Finding The Hidden InfoSec Story

Swords and Security

Richard Westall [Public domain], via Wikimedia Commons

Damocles was ingratiating Dionysius, his king, and exclaimed that Dionysius was fortunate to be a great man of power and authority, surrounded by splendour and opulence. Amused, Dionysius offered to switch places with Damocles so that he could experience firsthand, for a while, the fortune for which Damocles pined. Damocles eagerly and joyfully accepted the proposal. Returning the next day he sat down in the king’s throne, encircled by all of Dionysius’ luxuries.

Happening to look up, Damocles saw that, just inches above his head, Dionysius had dangled a great sword, held at the pommel by only one single hair of a horse’s tail. Suddenly drained of his enthusiasm, Damocles begged the king to let him go – he no longer wanted to be so “fortunate,” realizing that with fortune and power also comes danger.

In several of the data breaches of the last few years, the data that was entrusted to a company by individuals was lost due to the company’s lack of security. Yes, there were breaches because of good hackers, and yes there were losses because of inside jobs. But there were also hacks simply because the institution failed to protect its customers’ data.

Hanging over your head are the identities of hundreds, thousands, perhaps millions of people. This personally identifiable information (PII) is no longer just their responsibility – your company has taken charge of protecting it. If a bad guy gets hold of that data, all of your customers are at risk.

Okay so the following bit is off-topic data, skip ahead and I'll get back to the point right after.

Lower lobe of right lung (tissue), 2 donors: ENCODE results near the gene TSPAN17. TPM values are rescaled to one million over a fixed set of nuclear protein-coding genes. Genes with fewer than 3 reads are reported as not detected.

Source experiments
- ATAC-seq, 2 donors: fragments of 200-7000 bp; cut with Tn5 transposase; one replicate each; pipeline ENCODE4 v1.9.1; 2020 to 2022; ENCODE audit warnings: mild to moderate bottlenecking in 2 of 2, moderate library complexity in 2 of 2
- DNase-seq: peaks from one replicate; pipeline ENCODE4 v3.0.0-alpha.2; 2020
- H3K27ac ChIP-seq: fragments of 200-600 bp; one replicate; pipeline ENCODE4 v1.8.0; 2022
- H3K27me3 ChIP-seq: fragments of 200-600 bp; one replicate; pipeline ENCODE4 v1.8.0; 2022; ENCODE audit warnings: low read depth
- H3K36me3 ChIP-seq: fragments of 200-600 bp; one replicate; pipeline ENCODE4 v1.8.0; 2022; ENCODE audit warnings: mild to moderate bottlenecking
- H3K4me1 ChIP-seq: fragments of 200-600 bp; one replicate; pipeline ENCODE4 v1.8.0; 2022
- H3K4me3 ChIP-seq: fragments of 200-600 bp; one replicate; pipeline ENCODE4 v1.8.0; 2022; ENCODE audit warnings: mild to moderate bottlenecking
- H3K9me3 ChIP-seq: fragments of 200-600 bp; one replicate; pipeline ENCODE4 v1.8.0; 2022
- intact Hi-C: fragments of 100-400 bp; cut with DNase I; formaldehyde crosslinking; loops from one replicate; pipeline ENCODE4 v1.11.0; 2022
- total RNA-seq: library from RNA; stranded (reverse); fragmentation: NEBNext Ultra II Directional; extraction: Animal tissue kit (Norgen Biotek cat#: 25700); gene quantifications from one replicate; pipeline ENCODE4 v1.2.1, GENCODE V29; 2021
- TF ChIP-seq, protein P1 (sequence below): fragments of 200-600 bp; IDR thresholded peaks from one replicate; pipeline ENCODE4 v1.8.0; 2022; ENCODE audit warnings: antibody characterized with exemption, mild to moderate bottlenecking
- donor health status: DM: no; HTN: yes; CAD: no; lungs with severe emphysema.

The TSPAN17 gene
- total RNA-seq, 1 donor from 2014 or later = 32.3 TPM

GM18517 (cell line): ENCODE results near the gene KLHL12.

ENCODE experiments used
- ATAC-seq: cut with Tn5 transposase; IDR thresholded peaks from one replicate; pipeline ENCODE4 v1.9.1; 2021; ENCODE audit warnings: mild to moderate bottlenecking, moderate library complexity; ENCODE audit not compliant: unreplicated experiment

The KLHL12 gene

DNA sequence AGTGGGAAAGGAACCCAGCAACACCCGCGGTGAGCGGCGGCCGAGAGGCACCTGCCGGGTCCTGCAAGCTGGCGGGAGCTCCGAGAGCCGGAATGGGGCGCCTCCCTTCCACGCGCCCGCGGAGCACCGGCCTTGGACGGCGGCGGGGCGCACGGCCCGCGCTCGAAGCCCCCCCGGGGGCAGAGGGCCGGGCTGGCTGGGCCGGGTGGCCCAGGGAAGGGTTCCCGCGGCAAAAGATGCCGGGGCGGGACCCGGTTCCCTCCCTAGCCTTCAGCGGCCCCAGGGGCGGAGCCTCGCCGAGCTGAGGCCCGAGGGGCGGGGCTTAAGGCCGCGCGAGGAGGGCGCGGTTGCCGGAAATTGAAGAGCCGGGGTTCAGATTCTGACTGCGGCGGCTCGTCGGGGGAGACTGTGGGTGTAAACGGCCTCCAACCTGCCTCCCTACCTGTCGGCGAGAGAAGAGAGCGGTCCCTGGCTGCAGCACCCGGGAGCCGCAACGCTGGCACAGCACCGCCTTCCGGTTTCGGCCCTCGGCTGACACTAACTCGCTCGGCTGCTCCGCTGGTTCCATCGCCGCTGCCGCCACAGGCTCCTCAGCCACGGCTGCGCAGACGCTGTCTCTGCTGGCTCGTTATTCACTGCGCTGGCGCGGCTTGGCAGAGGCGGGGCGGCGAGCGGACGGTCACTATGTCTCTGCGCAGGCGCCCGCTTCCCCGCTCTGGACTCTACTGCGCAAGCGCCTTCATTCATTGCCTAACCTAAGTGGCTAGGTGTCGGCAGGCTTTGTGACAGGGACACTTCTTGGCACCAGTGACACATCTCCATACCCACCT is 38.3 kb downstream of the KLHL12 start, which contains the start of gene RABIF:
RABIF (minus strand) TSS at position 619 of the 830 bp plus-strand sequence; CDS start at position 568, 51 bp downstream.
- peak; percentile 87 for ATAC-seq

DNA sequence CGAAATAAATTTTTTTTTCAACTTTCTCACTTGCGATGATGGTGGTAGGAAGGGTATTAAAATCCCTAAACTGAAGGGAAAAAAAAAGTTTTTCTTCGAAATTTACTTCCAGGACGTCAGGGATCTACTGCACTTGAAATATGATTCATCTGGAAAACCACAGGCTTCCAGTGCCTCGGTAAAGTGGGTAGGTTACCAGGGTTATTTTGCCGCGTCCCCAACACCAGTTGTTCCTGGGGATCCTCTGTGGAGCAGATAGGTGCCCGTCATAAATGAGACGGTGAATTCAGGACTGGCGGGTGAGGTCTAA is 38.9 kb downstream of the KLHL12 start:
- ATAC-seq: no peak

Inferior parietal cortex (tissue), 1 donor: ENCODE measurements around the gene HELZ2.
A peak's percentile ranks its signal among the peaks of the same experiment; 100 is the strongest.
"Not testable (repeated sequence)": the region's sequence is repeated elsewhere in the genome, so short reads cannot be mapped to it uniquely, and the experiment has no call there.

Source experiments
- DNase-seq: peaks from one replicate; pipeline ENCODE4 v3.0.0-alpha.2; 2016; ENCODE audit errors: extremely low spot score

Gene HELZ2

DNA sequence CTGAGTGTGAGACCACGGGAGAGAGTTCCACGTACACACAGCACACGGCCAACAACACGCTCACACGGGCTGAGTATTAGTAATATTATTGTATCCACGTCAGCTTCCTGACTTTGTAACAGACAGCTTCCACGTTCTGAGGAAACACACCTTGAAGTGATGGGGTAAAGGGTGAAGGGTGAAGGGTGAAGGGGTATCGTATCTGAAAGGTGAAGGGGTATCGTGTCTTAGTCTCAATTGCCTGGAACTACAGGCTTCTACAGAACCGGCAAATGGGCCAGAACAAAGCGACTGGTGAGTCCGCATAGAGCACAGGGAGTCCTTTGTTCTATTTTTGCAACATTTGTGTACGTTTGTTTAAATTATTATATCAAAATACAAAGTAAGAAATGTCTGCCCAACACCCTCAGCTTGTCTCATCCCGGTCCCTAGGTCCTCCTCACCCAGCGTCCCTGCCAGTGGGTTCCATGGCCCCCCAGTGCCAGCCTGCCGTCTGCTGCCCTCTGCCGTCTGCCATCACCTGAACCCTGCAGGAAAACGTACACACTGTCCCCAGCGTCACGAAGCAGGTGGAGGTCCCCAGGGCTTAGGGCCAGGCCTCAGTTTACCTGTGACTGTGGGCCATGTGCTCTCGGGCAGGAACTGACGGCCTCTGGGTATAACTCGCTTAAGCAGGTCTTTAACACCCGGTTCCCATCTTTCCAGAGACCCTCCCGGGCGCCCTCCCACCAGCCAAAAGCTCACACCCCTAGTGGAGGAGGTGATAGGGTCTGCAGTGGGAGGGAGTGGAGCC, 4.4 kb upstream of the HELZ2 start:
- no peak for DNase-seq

Incorporated into everyone’s daily life is the duty of protecting their data. In order to protect one’s data, it’s no longer optional for individuals to monitor activity on their accounts – it’s mandatory. Convergent with this monitoring is the need for companies to guard their customers’ data. It’s not optional, but mandatory.

I don’t know if there’s anyone who enjoys the extra time, money, and energy spent in keeping an eye on their accounts’ activity, changing passwords, using a password manager, and other necessary measures (wasn’t technology supposed to make life easier?). But we realise that the grown-up thing to do is to make that watchfulness a part of our daily lives.

In the same vein as personal responsibility, companies need to accept accountability and responsibility. While the cost can be great, even enormous, it’s a fact of corporate life – you have to use your resources to take care of your clients’ data.

It can be a burden. You don’t get paid to protect your customers’ information. You don’t receive Thank You communiqués from your clients saying, “You kept me safe. Good job!” There aren’t really many perquisites to spending so much time and money to secure data, except for one – a good name. Your reputation is vital. Things happen – markets go up and down, economies change, customers come and go, and technology advances rapidly. One thing that is completely up to you is your good name. How do you use your power and authority?

Author: Ross Moore

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